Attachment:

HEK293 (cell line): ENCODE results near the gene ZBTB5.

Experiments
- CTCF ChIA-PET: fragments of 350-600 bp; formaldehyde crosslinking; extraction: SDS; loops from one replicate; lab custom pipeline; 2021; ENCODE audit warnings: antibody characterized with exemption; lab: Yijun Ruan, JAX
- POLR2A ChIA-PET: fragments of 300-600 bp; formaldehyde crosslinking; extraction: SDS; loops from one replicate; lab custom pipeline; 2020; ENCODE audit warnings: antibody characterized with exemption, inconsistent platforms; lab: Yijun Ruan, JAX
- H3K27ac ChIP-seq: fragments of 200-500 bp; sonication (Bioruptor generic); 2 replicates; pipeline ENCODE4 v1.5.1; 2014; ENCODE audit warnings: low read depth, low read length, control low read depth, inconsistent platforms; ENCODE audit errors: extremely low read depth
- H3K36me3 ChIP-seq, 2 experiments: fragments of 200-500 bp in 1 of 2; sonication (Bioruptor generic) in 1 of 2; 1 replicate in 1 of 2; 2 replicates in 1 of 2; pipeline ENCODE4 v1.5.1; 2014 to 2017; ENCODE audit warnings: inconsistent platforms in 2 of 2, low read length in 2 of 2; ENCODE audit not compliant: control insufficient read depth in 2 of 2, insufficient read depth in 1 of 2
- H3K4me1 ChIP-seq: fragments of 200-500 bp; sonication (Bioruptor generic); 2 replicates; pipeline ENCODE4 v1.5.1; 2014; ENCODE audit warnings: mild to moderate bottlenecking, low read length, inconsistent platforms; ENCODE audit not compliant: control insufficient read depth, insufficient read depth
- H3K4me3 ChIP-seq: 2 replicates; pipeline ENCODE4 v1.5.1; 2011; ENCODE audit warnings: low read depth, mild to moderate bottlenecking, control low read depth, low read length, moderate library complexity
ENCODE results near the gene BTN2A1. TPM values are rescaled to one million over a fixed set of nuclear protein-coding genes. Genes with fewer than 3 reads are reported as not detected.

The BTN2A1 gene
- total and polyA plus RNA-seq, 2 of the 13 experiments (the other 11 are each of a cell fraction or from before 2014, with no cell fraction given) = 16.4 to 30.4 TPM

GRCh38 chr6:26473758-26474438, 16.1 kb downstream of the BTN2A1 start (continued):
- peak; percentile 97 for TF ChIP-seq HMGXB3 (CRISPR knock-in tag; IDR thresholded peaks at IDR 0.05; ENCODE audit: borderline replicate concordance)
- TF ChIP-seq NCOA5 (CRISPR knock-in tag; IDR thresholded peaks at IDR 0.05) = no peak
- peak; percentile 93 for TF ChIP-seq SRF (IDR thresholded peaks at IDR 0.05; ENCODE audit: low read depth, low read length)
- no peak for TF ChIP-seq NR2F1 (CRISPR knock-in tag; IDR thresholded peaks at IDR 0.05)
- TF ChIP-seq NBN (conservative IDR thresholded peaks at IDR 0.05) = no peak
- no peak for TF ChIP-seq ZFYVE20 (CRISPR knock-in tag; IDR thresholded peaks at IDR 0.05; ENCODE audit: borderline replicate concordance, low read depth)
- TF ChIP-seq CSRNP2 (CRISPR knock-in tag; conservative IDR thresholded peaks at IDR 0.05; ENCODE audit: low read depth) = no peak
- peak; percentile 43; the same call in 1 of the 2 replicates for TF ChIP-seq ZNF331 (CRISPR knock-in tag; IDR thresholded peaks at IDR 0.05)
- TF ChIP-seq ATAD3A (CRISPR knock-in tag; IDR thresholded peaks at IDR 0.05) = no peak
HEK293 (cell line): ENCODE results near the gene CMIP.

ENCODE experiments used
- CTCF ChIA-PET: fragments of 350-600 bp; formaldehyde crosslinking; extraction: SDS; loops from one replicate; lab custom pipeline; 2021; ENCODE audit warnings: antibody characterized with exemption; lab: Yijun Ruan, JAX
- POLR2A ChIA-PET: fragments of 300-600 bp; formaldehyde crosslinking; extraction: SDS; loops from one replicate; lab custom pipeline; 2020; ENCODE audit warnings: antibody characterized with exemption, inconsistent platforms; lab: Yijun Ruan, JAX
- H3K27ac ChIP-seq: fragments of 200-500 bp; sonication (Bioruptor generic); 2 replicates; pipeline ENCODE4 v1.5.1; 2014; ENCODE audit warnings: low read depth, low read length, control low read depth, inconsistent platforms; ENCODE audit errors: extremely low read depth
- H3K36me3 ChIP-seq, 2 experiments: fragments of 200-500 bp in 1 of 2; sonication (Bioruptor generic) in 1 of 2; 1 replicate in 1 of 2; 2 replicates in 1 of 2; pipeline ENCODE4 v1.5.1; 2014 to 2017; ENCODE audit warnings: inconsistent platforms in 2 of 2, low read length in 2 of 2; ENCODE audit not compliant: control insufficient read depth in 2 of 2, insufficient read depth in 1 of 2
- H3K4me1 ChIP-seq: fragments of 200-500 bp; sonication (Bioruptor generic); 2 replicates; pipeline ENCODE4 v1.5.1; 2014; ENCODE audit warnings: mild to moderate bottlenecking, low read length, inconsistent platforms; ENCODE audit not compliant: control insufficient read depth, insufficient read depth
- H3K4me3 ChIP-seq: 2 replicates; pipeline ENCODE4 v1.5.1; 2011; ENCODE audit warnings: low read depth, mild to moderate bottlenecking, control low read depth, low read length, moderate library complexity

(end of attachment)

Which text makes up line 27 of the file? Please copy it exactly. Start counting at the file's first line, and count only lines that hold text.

- H3K36me3 ChIP-seq, 2 experiments: fragments of 200-500 bp in 1 of 2; sonication (Bioruptor generic) in 1 of 2; 1 replicate in 1 of 2; 2 replicates in 1 of 2; pipeline ENCODE4 v1.5.1; 2014 to 2017; ENCODE audit warnings: inconsistent platforms in 2 of 2, low read length in 2 of 2; ENCODE audit not compliant: control insufficient read depth in 2 of 2, insufficient read depth in 1 of 2